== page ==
Operation "Ivy Cyclone II" began with American mechanized units moving and artillery being fired. In the last 24 hours, 99 Iraqis were arrested for participating in attacks on coalition troops. In the past, such use of force was avoided. Special Forces were used to make a handful of raids on targets that there was a lot of good information on. The new policy turns regular troops lose on a larger number of suspected hideouts. While this angers more Iraqis, it is turning up more illegal weapons, and people who are using them against coalition troops. Nearly all of this activity is against Sunni Arabs, as they are the source of nearly most the attacks, with non-Iraqi Arabs being responsible for most of the remainder.
The US has set up an employment agency to find jobs for Iraqi scientists and engineers who worked (or could have worked) on chemical, biological and nuclear weapons. A similar program was used to remove temptations from Russian weapons scientists after the end of the Cold War. Not everyone will get a job, but enough will be put to work at non-military projects to reduce the chances of Iraq restarting their weapons programs, or any other nation hiring these people for weapons work.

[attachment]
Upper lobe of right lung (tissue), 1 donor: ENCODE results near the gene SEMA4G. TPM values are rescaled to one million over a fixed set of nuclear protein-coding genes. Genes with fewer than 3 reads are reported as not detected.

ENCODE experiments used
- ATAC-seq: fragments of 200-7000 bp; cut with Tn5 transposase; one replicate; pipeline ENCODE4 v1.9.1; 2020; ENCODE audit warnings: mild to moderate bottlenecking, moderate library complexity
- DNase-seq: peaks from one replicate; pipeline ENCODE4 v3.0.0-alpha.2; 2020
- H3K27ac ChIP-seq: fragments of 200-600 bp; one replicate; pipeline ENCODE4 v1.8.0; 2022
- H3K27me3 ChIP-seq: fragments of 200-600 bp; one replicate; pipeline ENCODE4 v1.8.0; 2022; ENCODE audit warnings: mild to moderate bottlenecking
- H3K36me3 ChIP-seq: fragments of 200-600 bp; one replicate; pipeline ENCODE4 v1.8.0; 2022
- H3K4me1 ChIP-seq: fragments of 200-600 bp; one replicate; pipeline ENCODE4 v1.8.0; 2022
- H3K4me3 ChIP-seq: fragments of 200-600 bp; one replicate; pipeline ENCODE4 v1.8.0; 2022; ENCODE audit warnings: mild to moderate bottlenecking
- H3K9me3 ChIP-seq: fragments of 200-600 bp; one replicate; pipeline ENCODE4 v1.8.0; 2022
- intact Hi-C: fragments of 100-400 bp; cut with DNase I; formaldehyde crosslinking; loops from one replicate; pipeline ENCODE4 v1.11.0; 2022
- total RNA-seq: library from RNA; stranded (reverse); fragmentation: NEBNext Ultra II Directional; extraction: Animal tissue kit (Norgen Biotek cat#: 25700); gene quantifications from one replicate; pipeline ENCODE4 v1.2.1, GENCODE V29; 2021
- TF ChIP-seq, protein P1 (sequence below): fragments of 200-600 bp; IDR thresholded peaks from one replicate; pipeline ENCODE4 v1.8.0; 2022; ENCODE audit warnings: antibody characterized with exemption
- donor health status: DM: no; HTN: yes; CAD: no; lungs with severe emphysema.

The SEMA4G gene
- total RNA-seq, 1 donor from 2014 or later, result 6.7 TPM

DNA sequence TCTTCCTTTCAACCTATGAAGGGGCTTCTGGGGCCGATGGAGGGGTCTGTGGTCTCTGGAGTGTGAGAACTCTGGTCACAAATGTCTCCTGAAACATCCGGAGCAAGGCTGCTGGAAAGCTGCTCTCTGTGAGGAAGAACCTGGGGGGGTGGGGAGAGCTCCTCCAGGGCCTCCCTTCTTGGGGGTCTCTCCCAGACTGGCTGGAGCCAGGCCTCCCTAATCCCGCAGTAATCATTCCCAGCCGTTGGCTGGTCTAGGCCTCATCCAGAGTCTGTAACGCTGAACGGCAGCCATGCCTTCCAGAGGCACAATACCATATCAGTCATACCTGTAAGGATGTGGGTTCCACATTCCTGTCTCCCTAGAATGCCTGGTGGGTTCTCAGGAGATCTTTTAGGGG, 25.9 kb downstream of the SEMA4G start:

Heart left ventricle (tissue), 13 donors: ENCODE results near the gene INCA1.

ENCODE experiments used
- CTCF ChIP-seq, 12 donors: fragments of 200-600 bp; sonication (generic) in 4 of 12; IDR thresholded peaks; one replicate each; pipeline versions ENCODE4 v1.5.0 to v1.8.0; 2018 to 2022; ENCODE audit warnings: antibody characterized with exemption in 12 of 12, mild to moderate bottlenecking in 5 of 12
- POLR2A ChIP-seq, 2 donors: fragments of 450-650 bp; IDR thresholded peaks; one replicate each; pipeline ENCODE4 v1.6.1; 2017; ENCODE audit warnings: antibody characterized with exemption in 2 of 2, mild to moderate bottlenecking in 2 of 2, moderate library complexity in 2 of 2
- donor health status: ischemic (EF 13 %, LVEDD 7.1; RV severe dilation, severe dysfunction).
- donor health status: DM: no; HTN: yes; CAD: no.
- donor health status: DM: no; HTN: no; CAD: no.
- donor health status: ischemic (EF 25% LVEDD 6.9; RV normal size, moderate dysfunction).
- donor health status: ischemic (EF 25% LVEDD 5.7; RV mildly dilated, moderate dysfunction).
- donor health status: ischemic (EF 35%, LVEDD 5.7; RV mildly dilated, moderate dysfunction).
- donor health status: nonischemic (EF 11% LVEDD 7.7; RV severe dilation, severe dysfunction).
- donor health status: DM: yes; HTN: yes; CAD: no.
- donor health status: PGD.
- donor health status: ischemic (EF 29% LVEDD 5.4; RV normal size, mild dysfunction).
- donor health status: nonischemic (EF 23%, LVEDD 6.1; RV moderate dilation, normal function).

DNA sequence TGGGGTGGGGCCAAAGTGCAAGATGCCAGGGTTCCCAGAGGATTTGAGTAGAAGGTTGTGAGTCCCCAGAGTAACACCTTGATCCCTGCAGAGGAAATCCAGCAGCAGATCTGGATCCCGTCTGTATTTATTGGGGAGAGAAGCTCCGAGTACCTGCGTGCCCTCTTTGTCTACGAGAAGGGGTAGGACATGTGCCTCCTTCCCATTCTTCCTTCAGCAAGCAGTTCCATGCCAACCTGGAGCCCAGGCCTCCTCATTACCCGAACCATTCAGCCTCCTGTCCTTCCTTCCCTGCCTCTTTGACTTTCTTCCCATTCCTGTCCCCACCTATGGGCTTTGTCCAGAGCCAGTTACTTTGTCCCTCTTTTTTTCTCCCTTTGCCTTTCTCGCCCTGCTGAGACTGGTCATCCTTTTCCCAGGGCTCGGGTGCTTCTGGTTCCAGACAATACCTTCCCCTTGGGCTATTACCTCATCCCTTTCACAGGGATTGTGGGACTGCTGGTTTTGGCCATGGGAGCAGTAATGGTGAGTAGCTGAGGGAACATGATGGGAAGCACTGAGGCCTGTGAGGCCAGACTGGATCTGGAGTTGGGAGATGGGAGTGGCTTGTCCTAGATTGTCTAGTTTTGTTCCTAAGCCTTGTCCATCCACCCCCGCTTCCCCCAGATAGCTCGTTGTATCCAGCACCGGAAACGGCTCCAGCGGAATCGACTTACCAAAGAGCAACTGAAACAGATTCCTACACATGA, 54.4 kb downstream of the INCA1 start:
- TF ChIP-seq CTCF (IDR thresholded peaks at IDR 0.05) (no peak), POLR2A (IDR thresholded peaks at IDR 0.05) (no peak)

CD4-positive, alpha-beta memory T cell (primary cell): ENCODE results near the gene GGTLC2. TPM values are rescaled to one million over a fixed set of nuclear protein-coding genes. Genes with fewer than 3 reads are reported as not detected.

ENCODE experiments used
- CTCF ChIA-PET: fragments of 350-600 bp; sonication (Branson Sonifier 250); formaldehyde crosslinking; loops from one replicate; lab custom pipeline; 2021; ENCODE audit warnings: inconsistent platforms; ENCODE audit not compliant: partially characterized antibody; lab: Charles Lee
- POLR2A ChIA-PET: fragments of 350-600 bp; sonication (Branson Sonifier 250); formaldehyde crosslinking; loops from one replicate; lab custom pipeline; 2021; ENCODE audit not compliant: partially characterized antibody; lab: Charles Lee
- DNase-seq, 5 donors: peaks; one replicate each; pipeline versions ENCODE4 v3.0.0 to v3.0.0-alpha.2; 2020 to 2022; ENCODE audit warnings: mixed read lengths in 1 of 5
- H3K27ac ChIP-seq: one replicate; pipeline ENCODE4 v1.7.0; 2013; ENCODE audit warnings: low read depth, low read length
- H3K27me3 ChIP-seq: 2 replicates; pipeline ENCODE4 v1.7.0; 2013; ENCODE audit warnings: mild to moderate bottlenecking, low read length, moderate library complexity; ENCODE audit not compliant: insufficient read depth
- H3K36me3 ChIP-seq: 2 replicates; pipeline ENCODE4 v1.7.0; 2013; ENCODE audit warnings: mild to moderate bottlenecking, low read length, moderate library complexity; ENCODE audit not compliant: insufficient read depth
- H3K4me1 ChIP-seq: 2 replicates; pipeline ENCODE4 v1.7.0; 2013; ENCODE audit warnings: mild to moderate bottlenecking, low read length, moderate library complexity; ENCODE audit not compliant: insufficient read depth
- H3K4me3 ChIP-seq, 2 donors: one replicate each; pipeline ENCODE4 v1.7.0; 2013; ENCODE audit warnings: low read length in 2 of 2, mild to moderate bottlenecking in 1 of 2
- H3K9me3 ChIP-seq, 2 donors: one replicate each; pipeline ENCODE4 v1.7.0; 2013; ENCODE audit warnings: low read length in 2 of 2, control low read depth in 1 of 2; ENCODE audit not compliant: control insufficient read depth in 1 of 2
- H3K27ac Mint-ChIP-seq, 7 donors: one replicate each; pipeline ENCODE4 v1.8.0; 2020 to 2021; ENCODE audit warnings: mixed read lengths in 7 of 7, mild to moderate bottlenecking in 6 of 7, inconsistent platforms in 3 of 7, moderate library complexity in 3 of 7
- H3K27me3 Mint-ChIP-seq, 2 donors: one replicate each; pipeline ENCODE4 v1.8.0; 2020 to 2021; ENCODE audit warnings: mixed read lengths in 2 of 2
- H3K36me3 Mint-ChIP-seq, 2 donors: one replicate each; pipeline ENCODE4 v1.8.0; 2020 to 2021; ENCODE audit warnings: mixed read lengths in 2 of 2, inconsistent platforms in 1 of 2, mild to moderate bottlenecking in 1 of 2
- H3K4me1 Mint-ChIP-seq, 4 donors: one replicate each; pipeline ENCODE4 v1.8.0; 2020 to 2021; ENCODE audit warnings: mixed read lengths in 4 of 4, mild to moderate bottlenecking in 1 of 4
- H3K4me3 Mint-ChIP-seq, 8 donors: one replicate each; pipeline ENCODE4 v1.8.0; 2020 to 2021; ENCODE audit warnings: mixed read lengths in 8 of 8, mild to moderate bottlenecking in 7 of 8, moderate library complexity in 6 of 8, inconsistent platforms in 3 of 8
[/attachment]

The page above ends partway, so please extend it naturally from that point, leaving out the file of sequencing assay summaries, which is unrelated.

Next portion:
There is still a group of people in the north who are making attacks on pipelines in northern Iraq. While the oil facilities in the south have been quiet, in the north there are not only lots of pro-Saddam Sunni Arabs, but also a mlange of different groups (Sunni Arabs, Kurds, Turks and Christians, plus Islamic radicals and some Iranians.) All these groups have ancient grievances against each other. But for the last few centuries, the Sunni Arabs were top dog. No longer, and everyone is maneuvering for a larger piece of the power pie.
Islamic radical groups are publicly taking credit for many of the most spectacular attacks on foreign troops and civilians inside Iraq. Coalition troops have increased patrols along the Syrian border and captured five armed, non-Iraqi Arabs, trying to cross the border.